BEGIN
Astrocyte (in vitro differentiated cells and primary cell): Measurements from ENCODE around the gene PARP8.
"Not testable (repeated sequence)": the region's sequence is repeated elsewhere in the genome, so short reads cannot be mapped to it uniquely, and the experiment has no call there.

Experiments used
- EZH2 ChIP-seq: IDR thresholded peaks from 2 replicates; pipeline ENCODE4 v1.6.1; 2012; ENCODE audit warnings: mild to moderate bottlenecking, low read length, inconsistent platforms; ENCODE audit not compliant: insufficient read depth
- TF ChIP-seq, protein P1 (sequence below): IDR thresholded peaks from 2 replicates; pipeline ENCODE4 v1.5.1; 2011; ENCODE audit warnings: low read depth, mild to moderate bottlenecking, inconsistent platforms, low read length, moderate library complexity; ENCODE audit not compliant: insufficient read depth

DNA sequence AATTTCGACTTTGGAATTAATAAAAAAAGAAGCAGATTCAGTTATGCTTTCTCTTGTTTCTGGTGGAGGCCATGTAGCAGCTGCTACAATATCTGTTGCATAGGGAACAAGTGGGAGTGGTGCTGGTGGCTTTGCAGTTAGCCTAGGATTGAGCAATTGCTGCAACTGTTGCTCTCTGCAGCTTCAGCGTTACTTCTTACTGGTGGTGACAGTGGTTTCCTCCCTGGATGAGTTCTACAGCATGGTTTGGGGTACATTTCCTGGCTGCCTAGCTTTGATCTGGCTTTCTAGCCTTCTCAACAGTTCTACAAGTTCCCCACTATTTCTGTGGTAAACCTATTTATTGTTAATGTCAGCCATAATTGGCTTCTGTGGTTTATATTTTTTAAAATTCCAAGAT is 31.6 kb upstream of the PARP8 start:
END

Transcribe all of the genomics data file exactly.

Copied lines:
Astrocyte (in vitro differentiated cells and primary cell): Measurements from ENCODE around the gene PARP8.
"Not testable (repeated sequence)": the region's sequence is repeated elsewhere in the genome, so short reads cannot be mapped to it uniquely, and the experiment has no call there.

Experiments used
- EZH2 ChIP-seq: IDR thresholded peaks from 2 replicates; pipeline ENCODE4 v1.6.1; 2012; ENCODE audit warnings: mild to moderate bottlenecking, low read length, inconsistent platforms; ENCODE audit not compliant: insufficient read depth
- TF ChIP-seq, protein P1 (sequence below): IDR thresholded peaks from 2 replicates; pipeline ENCODE4 v1.5.1; 2011; ENCODE audit warnings: low read depth, mild to moderate bottlenecking, inconsistent platforms, low read length, moderate library complexity; ENCODE audit not compliant: insufficient read depth

DNA sequence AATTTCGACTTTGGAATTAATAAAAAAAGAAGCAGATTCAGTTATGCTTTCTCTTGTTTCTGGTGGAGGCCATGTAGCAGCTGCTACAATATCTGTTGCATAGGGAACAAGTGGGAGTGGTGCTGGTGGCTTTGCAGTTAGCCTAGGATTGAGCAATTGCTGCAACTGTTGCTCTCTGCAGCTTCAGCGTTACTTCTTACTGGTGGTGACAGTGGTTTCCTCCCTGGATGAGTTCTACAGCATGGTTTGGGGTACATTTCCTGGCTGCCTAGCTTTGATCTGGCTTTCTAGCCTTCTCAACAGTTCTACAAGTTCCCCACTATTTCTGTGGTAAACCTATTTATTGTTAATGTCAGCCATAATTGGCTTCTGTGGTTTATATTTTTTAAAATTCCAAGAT is 31.6 kb upstream of the PARP8 start: